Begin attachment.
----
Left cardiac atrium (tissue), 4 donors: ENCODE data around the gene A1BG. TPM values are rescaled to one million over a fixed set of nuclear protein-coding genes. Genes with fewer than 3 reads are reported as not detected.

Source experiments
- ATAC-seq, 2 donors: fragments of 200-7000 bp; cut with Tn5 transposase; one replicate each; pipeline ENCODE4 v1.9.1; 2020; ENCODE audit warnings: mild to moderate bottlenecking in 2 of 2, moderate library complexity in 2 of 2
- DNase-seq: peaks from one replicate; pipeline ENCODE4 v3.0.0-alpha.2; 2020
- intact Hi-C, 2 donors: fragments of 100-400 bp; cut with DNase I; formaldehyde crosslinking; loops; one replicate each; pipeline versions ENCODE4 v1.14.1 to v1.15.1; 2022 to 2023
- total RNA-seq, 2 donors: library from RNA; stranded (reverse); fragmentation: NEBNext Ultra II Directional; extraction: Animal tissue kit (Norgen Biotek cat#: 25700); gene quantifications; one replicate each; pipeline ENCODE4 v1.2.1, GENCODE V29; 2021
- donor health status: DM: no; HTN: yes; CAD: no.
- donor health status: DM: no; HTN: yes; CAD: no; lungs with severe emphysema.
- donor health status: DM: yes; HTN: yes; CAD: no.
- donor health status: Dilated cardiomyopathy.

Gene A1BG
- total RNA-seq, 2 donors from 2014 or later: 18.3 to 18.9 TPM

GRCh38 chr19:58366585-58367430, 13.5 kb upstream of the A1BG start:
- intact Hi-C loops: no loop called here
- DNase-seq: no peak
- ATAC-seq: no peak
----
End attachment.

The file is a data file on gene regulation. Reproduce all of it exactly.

Left cardiac atrium (tissue), 4 donors: ENCODE data around the gene A1BG. TPM values are rescaled to one million over a fixed set of nuclear protein-coding genes. Genes with fewer than 3 reads are reported as not detected.

Source experiments
- ATAC-seq, 2 donors: fragments of 200-7000 bp; cut with Tn5 transposase; one replicate each; pipeline ENCODE4 v1.9.1; 2020; ENCODE audit warnings: mild to moderate bottlenecking in 2 of 2, moderate library complexity in 2 of 2
- DNase-seq: peaks from one replicate; pipeline ENCODE4 v3.0.0-alpha.2; 2020
- intact Hi-C, 2 donors: fragments of 100-400 bp; cut with DNase I; formaldehyde crosslinking; loops; one replicate each; pipeline versions ENCODE4 v1.14.1 to v1.15.1; 2022 to 2023
- total RNA-seq, 2 donors: library from RNA; stranded (reverse); fragmentation: NEBNext Ultra II Directional; extraction: Animal tissue kit (Norgen Biotek cat#: 25700); gene quantifications; one replicate each; pipeline ENCODE4 v1.2.1, GENCODE V29; 2021
- donor health status: DM: no; HTN: yes; CAD: no.
- donor health status: DM: no; HTN: yes; CAD: no; lungs with severe emphysema.
- donor health status: DM: yes; HTN: yes; CAD: no.
- donor health status: Dilated cardiomyopathy.

Gene A1BG
- total RNA-seq, 2 donors from 2014 or later: 18.3 to 18.9 TPM

GRCh38 chr19:58366585-58367430, 13.5 kb upstream of the A1BG start:
- intact Hi-C loops: no loop called here
- DNase-seq: no peak
- ATAC-seq: no peak